A late bloomer physically, Deyonta Davis worked his way into McDonald's All-American status by the end of his high school career, but was considered far from a one and done type recruit upon arriving in East Lansing.
Playing behind a senior who would go on to win Big Ten All-Conference Third Team honors in Matt Costello, few projected Deyonta Davis breaking out and establishing himself as one of the most interesting young big men prospects in college basketball already as a freshman.
That's exactly what he did, though, putting up stellar per-minute offensive rebounding (4.6 per-40) and shot-blocking (4.1 per-40) numbers, while playing an efficient offensive role (16.5 points per-40, 61% TS%) and demonstrating huge room for growth in a variety of areas.
The intrigue around Davis starts with his tremendous physical profile, which is simply ideal for a modern day NBA big man. He stands 6'10 with a 7'2 wingspan and a big standing reach, to go along with an excellent 240 pound frame that will continue to fill out nicely in time. Davis is also a terrific athlete, smooth, agile and highly fluid, running the floor exceptionally well, with great quickness and the ability to elevate effortlessly around the rim in the blink of an eye.
Offensively, Davis was far from a prolific scorer for Michigan State, lacking the strength to assert himself consistently inside the post, but also an advanced skill-level outside of it. He does not possess a sophisticated post game, as his footwork and countermoves are rudimentary, particularly utilizing his left hand, and he often looks rushed trying to create his own offense.
With that said, Davis found ways to be effective in a very compact role throughout the season, showing just enough glimpses to lead you to believe that he won't be just a non-scoring, defensive oriented, hustle guy down the track. His excellent hands, soft touch and tremendous physical tools make him an extremely reliable finisher. He catches everything thrown his way, and is so quick off his feet that he's very difficult for opposing big men to contest, making him an outstanding target off cuts and pick and rolls, and also a reliable option for lobs. His reach and effortless bounce allows him to finish plays almost without jumping, and he has just enough of a right-handed jump-hook that he can throw the ball in the basket inside the paint from interesting vantage points.
Davis' touch, and solid shooting mechanics, lead you to believe that he may be able to develop the range on his jumper as his career progresses as well. That will be important, as otherwise he may be relegated to a role as strictly an undersized rim-running center in today's NBA.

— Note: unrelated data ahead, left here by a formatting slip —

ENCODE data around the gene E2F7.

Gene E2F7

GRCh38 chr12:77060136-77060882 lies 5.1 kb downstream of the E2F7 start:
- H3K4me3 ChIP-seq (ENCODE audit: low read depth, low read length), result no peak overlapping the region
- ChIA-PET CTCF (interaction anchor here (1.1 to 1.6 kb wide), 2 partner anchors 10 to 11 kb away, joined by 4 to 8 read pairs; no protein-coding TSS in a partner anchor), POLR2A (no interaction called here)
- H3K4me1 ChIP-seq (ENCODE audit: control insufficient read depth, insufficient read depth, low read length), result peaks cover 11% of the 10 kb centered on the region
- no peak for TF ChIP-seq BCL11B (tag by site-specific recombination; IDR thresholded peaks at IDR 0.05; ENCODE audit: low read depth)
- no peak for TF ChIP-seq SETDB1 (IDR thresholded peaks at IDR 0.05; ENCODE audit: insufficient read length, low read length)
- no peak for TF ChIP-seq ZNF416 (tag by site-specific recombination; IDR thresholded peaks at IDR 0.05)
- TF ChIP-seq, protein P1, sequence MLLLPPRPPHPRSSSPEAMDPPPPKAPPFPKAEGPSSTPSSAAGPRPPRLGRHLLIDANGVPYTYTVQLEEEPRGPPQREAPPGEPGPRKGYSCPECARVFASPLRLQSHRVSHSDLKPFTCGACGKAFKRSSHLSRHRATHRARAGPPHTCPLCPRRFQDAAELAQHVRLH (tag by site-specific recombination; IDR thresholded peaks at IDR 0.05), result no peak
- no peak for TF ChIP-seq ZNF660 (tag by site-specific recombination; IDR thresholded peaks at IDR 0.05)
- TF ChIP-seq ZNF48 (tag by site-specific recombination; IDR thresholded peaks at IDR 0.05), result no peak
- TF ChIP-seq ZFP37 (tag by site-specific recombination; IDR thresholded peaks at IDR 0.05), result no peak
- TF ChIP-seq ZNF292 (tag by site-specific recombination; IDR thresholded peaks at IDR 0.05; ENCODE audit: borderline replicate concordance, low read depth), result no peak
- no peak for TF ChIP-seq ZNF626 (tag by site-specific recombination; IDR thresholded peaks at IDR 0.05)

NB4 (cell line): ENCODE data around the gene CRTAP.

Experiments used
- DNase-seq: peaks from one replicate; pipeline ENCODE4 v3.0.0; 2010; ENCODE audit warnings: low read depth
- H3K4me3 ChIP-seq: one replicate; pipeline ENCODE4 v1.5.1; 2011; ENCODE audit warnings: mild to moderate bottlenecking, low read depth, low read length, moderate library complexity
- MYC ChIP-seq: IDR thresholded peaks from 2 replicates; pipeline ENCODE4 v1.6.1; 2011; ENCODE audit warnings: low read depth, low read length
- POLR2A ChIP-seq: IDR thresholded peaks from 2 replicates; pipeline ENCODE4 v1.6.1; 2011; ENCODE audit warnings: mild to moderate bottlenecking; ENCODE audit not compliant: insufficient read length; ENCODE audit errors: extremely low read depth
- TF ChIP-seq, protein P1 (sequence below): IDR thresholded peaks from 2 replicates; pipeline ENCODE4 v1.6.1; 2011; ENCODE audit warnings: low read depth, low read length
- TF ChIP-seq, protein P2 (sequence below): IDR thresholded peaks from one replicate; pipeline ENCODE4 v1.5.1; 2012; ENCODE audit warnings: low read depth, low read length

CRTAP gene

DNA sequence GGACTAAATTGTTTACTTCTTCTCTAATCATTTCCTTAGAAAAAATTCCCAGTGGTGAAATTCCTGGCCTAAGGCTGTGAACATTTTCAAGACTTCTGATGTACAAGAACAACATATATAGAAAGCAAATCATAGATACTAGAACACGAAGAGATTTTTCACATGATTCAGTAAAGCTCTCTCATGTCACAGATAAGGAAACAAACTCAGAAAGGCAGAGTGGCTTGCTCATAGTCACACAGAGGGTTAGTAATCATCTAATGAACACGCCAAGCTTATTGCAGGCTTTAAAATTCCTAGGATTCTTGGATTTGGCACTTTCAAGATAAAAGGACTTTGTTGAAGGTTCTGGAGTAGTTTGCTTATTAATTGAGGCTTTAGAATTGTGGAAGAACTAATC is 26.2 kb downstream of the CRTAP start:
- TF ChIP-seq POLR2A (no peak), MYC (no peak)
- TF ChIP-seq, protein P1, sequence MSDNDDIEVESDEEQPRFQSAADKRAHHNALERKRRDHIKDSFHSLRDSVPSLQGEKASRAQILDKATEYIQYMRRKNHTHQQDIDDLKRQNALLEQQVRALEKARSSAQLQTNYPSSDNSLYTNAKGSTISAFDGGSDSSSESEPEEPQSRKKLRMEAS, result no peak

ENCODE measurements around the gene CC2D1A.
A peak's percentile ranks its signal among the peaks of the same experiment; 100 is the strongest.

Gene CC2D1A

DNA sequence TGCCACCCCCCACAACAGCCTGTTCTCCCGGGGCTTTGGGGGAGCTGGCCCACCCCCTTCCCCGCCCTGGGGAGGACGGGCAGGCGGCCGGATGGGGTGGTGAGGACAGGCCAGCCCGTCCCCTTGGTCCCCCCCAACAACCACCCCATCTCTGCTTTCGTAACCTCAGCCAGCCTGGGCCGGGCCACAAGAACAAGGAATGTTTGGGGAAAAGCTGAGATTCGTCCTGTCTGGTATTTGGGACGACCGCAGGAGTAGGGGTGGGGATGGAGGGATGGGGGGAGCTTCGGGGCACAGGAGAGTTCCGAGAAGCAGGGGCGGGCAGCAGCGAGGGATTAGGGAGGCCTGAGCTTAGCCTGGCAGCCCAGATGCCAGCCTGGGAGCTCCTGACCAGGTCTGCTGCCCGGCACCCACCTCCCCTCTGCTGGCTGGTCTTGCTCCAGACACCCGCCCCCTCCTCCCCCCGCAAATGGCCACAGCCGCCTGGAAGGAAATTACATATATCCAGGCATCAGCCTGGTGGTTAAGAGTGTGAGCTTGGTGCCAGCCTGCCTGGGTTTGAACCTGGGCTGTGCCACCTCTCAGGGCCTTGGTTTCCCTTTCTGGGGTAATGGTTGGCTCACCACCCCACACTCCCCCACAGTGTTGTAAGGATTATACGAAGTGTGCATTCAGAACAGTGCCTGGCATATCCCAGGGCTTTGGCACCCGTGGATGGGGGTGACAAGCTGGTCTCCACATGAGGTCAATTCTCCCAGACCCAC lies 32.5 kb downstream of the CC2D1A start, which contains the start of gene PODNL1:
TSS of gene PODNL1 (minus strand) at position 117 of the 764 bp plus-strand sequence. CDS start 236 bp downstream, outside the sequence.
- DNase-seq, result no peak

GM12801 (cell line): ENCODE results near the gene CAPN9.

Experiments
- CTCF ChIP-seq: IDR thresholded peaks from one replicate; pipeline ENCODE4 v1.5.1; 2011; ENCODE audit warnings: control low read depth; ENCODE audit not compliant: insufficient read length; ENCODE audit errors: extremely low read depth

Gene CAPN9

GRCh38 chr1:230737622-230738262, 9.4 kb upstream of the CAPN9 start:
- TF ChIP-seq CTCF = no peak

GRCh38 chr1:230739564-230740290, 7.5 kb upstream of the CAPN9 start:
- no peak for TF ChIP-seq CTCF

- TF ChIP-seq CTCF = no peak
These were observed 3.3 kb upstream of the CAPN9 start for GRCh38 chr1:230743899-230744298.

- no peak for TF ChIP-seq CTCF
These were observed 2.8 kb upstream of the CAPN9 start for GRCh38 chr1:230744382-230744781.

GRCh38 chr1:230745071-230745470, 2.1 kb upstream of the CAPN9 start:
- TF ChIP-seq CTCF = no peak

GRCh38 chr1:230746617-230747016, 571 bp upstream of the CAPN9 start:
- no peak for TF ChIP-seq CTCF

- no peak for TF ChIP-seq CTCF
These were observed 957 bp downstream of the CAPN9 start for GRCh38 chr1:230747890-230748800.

The best attributes Davis offers at this point likely revolve around his defense. He's quick and agile enough to stay in front of pretty much any power forward, and should be able to add enough bulk to his excellent frame to hold his own as a small-ball center in time. He has great potential as a pick and roll defender, already showing terrific flashes stepping out and switching onto guards and wings, covering ground and moving his feet with excellent lateral quickness, and being difficult to shoot over with the way he contests looks on the perimeter. He blocks an impressive 4.1 shots per-40 minutes this season as well, many on the ball, while showing the ability to develop into an excellent rim-protector in time.
Davis also rebounded very effectively as a freshman, more so offensively than defensively, but nevertheless showed impressive flashes on both ends that could lead to even better results as he continues to add bulk to his excellent frame. He is quick to the ball, and has great hands, often going out of his area and getting off his feet before other big men can react. While his intensity level was inconsistent at times in other areas, he rebounded with great purpose throughout the year, which should give him an immediate role early on in his career when combined with ability to contribute defensively.
Analytics models might not like the fact that he posted just nine steals in 650 minutes of action, but it's important to note that Michigan State forced one of the lowest rates of turnovers of any team in college basketball, something that has been a consistent trend for Tom Izzo teams.
What might be most impressive is Davis was seemingly doing all of this playing almost strictly off his instincts as a freshman. His lack of experience was evident, particularly off the ball, as he does not always show great awareness and looked like he was operating at half speed at times. He's prone to losing his focus, drawing the ire of Coach Izzo and Michigan State's older players, as he can be somewhat naïve in his approach, not always playing with the type of intensity and toughness you might hope, which led to inconsistent results. His lack of strength allowed stronger players to take advantage of him in the post, and he was very foul prone at times (five fouls per-40). Simply put, Davis often looked like a late-blooming teenager with very limited college experience underneath his belt, which is exactly what he is.
Davis fits the mold of the small-ball center that is very popular (and useful) in the NBA these days, even if size-wise he might be more of a natural power forward (the position he mostly played for Michigan State). He has a ready-made role that is easy to project as he continues to get stronger, and even though he might not offer a great deal offensively early on, he shows enough in that area to lead you to believe he can make significant strides with NBA spacing and a strong player development structure.